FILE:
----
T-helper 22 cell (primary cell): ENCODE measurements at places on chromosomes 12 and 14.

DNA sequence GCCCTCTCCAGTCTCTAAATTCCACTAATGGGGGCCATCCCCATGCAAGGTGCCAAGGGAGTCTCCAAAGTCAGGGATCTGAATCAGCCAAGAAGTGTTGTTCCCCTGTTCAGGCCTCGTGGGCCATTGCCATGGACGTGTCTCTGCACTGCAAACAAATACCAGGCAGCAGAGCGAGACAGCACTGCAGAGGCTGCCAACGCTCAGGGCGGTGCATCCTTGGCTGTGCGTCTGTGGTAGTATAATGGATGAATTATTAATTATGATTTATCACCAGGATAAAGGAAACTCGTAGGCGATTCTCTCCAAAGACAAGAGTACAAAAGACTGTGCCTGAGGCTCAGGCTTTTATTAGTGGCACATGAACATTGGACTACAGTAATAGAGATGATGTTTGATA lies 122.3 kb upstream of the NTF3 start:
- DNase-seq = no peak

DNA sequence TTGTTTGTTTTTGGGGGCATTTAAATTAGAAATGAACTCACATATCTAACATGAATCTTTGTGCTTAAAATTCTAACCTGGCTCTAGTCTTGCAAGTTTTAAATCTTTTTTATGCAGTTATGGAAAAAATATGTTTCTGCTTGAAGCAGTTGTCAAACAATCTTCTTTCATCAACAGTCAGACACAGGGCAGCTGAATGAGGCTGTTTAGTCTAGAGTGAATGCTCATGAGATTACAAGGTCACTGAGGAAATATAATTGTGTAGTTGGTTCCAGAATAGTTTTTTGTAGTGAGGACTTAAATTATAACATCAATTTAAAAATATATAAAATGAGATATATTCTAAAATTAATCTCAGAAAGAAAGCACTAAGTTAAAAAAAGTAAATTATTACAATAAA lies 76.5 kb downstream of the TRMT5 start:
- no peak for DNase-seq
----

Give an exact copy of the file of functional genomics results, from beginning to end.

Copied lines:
T-helper 22 cell (primary cell): ENCODE measurements at places on chromosomes 12 and 14.

DNA sequence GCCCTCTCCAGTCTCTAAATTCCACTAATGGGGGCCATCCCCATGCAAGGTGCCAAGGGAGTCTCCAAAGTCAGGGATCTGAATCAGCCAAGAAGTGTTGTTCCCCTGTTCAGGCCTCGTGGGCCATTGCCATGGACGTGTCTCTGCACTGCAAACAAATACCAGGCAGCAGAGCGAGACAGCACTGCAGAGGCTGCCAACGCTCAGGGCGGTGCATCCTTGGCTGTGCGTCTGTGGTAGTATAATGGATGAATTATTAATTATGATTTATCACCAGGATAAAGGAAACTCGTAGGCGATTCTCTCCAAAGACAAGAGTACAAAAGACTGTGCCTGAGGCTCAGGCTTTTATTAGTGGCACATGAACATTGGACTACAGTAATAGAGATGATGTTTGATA lies 122.3 kb upstream of the NTF3 start:
- DNase-seq = no peak

DNA sequence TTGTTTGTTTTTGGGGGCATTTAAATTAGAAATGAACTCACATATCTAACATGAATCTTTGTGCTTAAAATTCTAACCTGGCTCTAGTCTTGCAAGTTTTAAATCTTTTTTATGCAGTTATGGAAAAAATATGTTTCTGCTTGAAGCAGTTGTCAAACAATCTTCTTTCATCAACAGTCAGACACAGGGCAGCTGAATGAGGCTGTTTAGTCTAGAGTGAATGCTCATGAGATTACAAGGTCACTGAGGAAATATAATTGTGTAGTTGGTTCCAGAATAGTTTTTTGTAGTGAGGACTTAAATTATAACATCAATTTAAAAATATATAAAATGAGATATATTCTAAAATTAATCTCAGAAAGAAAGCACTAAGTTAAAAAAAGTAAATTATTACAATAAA lies 76.5 kb downstream of the TRMT5 start:
- no peak for DNase-seq